3. Kick the Tires (Remotely)

If you’re shopping for a used vehicle, it’s important to assess what shape the car is in. Checking a vehicle from a distance, though, is trickier than checking a used car at a local dealer. 

If you can’t view the car in person, the best approach is to hire a professional mechanic in the area to inspect it, advises Brian Moody, executive editor at Autotrader. The inspection should line up with the car’s vehicle history report.

4. Find a Reliable Transport Company

Some dealerships have their own transportation service, but many require out-of-state customers to use their own delivery provider, Simpson says. 

To find a reliable, reasonably priced carrier, compare offers online. You can solicit free estimates from companies by using a site like uShip, a car transport service marketplace.

Prices are based on two factors, says Dean Xeros, uShip’s head of strategic partnerships: distance and time of year.

“Summer is peak season for the relocation industry, because more families move while kids are out of school, so that puts a strain on car transportation providers, which results in prices going up,” he says. “Between Memorial Day and Labor Day you’ve got a whole lot more cars that need to be moved, but you have the same number of trucks that can move them.”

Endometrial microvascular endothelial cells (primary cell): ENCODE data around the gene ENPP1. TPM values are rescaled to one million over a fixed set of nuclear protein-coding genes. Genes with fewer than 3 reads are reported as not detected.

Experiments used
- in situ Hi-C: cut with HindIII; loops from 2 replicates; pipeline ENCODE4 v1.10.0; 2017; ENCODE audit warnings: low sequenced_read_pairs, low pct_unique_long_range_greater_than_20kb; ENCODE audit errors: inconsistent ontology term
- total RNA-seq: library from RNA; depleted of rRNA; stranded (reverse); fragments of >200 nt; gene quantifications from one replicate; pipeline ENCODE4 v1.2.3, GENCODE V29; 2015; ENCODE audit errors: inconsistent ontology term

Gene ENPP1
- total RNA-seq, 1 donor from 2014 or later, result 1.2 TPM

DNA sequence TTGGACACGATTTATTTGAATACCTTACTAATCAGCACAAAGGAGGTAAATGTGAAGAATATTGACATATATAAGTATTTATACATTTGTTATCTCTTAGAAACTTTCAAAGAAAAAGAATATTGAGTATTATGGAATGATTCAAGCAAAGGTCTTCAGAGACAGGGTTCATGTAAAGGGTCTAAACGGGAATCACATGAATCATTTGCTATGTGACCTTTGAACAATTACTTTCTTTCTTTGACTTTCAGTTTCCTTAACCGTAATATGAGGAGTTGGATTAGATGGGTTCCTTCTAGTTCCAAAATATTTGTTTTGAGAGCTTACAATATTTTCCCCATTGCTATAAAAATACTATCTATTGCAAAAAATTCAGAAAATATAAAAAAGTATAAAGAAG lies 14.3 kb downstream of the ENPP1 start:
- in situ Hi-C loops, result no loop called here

When vetting car transport carriers, Moody suggests looking at customer reviews on Yelp and the Better Business Bureau. (Ideally, you want to hire a company that’s accredited by the BBB.)

5. Protect Your Investment

The federal government requires car transport services to provide basic liability insurance, but Xeros recommends choosing a company that also provides cargo insurance.

Cargo insurance covers damage to a vehicle during the shipping process. Terms and coverage amounts can vary depending on the company, Xeros cautions. “If you’re buying an $80,000 Mercedes and the carrier only provides $50,000 worth of cargo insurance, you’ll want to get an insurance rider to cover the gap,” he says. 

Find out whether your vehicle will be transported in an open or closed container. “A closed container is going to protect your car from the elements so that it won’t suffer damage from hail or other severe weather,” Moody says. 

And last, “Inspect the vehicle before you take possession of it to make sure it’s in the condition it’s supposed to be in,” Simpson says. If it’s not, contact the carrier and dealer immediately.